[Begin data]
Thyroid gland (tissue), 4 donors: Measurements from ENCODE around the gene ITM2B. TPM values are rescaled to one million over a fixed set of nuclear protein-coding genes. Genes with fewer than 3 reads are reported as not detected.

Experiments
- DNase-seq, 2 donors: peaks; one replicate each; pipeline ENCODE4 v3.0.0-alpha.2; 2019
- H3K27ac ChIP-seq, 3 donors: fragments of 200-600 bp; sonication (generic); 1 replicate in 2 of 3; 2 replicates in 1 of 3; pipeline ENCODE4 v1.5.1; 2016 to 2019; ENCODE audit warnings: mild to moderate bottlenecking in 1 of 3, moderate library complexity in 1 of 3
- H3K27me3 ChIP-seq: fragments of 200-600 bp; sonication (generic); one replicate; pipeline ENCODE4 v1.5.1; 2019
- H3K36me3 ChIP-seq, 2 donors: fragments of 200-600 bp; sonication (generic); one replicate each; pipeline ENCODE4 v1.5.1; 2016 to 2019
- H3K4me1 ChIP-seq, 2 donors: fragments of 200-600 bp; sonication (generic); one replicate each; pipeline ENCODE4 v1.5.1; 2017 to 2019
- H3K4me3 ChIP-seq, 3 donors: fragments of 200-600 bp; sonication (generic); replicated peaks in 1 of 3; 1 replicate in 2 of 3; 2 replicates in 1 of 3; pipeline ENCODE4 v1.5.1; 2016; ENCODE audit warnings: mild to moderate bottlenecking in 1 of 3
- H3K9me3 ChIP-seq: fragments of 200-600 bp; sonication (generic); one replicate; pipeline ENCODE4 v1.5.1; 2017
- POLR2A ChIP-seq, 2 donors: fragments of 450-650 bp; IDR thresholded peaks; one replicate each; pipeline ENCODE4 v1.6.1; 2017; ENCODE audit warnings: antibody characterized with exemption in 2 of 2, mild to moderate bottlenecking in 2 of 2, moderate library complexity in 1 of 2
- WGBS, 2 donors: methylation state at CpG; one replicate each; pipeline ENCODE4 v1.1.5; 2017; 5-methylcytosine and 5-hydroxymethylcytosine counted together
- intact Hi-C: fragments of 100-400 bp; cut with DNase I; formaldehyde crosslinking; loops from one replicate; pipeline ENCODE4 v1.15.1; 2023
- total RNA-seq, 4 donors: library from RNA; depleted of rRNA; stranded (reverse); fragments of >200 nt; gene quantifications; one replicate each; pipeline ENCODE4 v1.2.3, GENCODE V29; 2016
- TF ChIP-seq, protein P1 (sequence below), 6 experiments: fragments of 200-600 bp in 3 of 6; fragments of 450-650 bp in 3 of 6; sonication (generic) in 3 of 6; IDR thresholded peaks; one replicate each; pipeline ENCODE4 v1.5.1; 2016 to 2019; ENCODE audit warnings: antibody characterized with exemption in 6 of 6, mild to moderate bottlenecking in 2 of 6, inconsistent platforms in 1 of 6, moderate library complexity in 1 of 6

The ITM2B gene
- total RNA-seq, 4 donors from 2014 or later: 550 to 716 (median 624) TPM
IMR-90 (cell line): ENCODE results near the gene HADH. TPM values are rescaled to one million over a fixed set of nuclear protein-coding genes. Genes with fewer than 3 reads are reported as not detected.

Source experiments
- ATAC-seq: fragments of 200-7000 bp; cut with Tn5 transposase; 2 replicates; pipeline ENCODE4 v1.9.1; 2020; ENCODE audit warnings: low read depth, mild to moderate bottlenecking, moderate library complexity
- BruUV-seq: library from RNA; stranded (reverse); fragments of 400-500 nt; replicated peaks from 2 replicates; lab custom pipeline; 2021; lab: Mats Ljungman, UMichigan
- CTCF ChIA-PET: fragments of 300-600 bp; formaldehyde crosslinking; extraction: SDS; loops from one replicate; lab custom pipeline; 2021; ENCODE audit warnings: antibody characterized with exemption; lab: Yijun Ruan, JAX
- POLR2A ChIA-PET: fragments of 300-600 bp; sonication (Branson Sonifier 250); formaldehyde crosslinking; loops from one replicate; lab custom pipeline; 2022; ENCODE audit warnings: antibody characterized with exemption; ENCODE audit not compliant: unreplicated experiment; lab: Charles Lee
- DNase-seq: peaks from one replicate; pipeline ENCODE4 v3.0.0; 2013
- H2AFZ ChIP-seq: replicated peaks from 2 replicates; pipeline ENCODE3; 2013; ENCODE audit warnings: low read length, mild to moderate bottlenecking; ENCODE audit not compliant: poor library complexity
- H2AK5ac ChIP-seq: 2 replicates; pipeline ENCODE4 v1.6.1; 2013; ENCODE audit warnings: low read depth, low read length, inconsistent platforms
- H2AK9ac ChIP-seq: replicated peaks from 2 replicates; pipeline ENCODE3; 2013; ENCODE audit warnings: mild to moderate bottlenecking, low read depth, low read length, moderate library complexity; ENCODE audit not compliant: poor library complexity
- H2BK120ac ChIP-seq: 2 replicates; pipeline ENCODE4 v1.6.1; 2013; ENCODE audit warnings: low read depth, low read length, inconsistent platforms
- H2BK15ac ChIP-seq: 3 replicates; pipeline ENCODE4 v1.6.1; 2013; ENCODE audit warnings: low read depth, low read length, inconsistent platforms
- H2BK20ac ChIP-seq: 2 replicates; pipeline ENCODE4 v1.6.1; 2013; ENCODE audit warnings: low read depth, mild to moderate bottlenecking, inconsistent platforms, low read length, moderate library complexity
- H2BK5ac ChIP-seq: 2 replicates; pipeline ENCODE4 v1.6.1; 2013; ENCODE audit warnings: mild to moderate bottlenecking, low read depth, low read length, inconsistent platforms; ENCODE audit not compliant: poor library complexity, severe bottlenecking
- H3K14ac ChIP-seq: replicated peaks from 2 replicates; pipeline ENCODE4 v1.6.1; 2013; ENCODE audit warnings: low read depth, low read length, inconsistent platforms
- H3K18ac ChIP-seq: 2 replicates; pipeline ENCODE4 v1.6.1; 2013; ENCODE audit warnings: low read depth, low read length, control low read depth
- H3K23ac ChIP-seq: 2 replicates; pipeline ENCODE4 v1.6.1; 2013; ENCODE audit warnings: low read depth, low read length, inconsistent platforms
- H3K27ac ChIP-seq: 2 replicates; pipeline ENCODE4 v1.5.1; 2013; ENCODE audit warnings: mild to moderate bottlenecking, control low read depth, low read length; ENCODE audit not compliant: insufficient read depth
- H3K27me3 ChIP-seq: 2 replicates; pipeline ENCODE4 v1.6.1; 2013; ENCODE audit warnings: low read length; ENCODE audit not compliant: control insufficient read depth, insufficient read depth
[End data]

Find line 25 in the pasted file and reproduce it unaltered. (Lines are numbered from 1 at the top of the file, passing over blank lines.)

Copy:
- H2AK5ac ChIP-seq: 2 replicates; pipeline ENCODE4 v1.6.1; 2013; ENCODE audit warnings: low read depth, low read length, inconsistent platforms